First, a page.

Shoulder complaints in wheelchair athletes: A systematic review.

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Shoulder complaints in wheelchair athletes: A systematic review.

PLoS One. 2017;12(11):e0188410

Authors: Heyward OW, Vegter RJK, de Groot S, van der Woude LHV

Abstract
BACKGROUND: In recent years the popularity of disabled sports and competition among disabled athletes has grown considerably. With this rise in exposure of, and participation in wheelchair sports comes an increase in related stressors, including musculoskeletal load. External mechanical loading may increase the risk of shoulder complaints. The objective of this literature review was to 1) identify and describe the prevalence and/or incidence of shoulder complaints in wheelchair athletes in the literature, to 2) examine the factors and underlying mechanisms that could be potentially involved, and 3) provide some insights into the development of preventative measures.
METHODS: A literature search was conducted using PubMed, Scopus and Embase databases, to identify relevant published articles. All articles in the English language that contained any type of shoulder complaint in relation with a wheelchair sports player, at any level of status (recreational to elite), of any sport, were included. Articles were excluded if they did not include any statistical analysis. Articles that included studies with wheelchair athletes in combination with athletes of other disability sports were excluded in order to be able to differentiate between the two. Narrative, exploratory and case studies were also excluded. Two reviewers independently assessed articles for inclusion. Thirteen articles matched the selection criteria. These were judged on their quality by use of an adapted version of the Webster checklist.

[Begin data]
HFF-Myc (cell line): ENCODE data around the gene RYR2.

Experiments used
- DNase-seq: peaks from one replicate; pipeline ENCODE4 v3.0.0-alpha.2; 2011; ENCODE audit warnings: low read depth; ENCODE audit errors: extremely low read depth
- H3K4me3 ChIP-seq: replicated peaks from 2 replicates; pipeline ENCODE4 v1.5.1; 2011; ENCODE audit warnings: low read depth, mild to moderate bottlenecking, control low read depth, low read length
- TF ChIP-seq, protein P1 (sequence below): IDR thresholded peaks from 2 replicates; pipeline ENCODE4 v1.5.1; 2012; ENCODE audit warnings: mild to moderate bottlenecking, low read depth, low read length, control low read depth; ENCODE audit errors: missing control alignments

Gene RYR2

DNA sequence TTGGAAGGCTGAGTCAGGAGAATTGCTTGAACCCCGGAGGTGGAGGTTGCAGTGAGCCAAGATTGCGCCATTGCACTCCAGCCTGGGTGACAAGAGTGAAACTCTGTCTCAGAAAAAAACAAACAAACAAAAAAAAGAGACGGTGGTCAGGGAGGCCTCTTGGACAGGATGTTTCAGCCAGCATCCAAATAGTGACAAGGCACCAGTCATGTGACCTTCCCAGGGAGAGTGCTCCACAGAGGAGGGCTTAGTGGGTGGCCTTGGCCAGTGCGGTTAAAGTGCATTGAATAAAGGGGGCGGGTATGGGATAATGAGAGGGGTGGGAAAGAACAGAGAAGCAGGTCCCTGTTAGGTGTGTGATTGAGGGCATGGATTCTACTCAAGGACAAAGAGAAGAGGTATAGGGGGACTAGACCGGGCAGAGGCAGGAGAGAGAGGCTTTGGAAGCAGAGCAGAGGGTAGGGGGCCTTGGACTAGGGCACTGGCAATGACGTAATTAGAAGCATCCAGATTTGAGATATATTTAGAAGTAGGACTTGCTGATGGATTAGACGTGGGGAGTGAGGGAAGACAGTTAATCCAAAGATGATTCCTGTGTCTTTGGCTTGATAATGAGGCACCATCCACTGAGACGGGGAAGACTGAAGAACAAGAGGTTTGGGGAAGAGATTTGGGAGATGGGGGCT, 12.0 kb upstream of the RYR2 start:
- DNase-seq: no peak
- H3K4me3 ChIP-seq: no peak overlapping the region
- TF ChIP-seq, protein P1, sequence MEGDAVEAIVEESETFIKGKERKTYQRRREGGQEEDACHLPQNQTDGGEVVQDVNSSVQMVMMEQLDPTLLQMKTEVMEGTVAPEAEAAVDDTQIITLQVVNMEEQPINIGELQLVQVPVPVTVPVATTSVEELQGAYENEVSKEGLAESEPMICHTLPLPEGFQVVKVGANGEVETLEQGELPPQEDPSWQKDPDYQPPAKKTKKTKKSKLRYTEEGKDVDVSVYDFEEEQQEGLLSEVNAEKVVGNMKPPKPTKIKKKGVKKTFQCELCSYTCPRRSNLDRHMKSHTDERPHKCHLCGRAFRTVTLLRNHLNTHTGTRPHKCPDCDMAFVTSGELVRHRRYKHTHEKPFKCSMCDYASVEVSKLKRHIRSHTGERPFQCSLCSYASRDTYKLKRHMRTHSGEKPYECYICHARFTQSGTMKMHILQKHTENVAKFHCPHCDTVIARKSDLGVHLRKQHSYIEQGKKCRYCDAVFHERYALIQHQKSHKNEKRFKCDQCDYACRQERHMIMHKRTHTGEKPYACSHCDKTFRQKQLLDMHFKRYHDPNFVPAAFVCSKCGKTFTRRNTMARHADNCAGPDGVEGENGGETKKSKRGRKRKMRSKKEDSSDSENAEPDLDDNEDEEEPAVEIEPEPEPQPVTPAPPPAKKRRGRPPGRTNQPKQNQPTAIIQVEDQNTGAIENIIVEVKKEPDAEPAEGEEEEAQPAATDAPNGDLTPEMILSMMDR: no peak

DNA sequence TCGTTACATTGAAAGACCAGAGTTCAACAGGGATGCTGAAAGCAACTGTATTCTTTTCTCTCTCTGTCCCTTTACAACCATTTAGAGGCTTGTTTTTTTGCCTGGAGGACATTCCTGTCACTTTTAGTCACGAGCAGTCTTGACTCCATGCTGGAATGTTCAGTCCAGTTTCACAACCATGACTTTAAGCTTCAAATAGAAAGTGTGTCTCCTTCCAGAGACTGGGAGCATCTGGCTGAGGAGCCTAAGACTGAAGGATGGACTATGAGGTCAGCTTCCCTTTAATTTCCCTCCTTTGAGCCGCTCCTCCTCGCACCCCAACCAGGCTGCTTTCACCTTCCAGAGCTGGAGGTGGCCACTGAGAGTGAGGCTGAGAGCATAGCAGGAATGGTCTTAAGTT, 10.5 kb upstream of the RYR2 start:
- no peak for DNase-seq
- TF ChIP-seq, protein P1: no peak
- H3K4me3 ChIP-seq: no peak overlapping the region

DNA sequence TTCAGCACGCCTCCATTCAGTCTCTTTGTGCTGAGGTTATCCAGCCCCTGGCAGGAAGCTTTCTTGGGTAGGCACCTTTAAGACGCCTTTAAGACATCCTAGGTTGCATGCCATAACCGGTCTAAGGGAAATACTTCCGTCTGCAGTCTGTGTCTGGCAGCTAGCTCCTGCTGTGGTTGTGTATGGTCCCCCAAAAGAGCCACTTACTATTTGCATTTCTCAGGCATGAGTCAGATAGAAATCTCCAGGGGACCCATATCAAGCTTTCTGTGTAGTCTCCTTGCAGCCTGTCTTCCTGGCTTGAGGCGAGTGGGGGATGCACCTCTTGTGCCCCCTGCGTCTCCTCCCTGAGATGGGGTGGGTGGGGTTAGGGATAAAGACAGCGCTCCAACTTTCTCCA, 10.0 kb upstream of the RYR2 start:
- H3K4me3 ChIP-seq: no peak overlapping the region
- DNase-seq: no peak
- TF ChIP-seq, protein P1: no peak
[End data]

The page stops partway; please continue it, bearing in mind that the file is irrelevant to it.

RESULTS: Of the included studies the overall quality was low. A relatively high prevalence of complaints was found, ranging from 16% to 76%. Pain was found to be a common complaint in wheelchair athletes. Based on the current literature the cause of shoulder problems is difficult to identify and is likely multifactorial, nevertheless characteristics of the user (i.e. increased years of disability, age and BMI) were shown to increase risk. Preventative measures were indistinct. There may be a role for balanced strength training regimens to decrease risk.
CONCLUSION: Shoulder complaints in wheelchair athletes are a common problem that must be addressed further. Future studies on shoulder overuse injuries of wheelchair athletes should be directed towards biomechanical modeling to develop knowledge of load and its effects.

PMID: 29161335 [PubMed – in process]

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